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Dispatch 10: Float Factory

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Chris Linder

August 10, 2005


© Chris Linder
A beautiful morning in the ice.
© Chris Linder
The float factory is open for business.
© Chris Linder
Chief Scientist Sarah Zimmermann (top, literally) adjusts cables in an effort to improve the CTD data signal.
© Chris Linder
Jane Eert operates the CTD controls in the van.
  All photos © Chris Linder, WHOI
I didn't have to go far this morning to find ice--it was right under my feet when I did my morning deck patrol. A clear night had brought subfreezing temperatures, and the deck was slick with a thin layer of frost. The melt ponds, too, were glistening with the sheen of a fresh crust of ice. A beautiful morning gradually gave way to increasing clouds. By dinnertime our familiar sleety rain had returned, much to everyone's disappointment.

We have been churning westward through annual ice, which is one-to-three foot thick sea ice that forms every year in the winter only to melt away again in the summer. The CTD crew has been sampling night and day, but still struggling with a mysterious problem with the data signal. Chief Scientist Sarah Zimmermann braved the chill rain today to separate some cables on top of the CTD control van. It was possible that there was some electrical interference causing the signal problems. The watch team will continue to monitor the problem very closely.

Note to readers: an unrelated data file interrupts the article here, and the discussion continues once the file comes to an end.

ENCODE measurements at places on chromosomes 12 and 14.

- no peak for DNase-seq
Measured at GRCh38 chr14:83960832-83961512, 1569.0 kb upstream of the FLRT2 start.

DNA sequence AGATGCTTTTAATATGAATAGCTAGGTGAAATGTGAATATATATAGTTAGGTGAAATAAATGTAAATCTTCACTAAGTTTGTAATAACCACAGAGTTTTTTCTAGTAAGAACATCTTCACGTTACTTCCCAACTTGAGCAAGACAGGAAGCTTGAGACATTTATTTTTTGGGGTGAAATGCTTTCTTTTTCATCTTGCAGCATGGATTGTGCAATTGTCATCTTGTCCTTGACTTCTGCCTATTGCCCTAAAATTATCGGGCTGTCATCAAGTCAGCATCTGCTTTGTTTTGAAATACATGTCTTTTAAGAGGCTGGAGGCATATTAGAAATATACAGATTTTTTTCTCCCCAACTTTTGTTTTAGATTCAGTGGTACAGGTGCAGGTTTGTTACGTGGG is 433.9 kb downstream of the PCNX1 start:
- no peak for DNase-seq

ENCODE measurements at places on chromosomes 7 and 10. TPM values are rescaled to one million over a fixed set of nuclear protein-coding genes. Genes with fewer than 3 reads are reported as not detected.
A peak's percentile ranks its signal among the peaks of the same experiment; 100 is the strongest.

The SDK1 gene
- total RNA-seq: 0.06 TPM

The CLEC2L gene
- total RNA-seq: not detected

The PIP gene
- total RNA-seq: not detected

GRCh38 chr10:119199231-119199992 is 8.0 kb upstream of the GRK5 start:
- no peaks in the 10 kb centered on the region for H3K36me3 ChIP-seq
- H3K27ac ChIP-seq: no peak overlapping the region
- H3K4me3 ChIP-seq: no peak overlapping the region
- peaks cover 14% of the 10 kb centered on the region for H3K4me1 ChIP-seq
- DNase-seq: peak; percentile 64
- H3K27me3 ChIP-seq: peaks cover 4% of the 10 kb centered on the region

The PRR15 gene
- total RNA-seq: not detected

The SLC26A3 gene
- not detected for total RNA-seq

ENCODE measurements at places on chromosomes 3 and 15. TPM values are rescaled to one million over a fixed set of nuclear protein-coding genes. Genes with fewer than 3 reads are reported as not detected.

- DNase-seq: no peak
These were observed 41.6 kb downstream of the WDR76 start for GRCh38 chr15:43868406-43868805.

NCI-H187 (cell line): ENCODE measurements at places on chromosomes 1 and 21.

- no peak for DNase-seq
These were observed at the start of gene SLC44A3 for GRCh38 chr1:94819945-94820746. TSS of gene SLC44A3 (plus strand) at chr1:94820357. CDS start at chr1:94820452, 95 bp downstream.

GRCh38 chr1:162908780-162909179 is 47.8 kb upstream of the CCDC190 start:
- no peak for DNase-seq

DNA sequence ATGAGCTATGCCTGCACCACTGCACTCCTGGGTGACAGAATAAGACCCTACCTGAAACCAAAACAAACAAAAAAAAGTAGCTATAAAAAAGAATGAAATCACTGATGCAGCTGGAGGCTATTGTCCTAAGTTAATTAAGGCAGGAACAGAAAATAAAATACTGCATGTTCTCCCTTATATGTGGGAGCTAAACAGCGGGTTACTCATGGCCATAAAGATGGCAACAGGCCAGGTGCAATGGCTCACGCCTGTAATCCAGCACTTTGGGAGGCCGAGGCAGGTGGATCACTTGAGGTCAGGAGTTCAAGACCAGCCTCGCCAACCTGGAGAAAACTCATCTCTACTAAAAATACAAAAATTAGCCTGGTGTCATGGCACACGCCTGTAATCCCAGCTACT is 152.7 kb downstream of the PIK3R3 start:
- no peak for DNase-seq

While the CTDs were going up and down, the mooring crew was getting ready to put that long Beaufort Gyre Observing System mooring (the first of four they will be deploying, named simply "Mooring A") back in. Rick Krishfield spent the day downloading the previous year's data and replacing batteries in the instruments.

Kris Newhall and John Kemp were making quite a racket down in the hold. They had set up a makeshift "float factory," complete with custom work bench, for replacing the corroded chains and connectors on the yellow floats that keep the mooring line taut underwater. The glass spheres and yellow "hard hat" covers would be reused, but John always prefers to redeploy the floats with new hardware. "It would probably be OK with this used stuff" John explained as he tossed another section of chain into a pile behind him. "But why take a chance on losing thousands of dollars worth of instruments because of a $4 shackle?" Kris and John also tested their acoustic release equipment, arguably the most important piece of the mooring since it allows us to get the instruments back. John tests the releases by opening them at depth so that there is no question they will work when we return next year.

Tomorrow morning we will be back at the site of Mooring A, ready to put it back in the water for another year of data. It will be an all-day operation on the foredeck, so we're petitioning Poseidon for a day of sun.




Last updated: September 6, 2013
 


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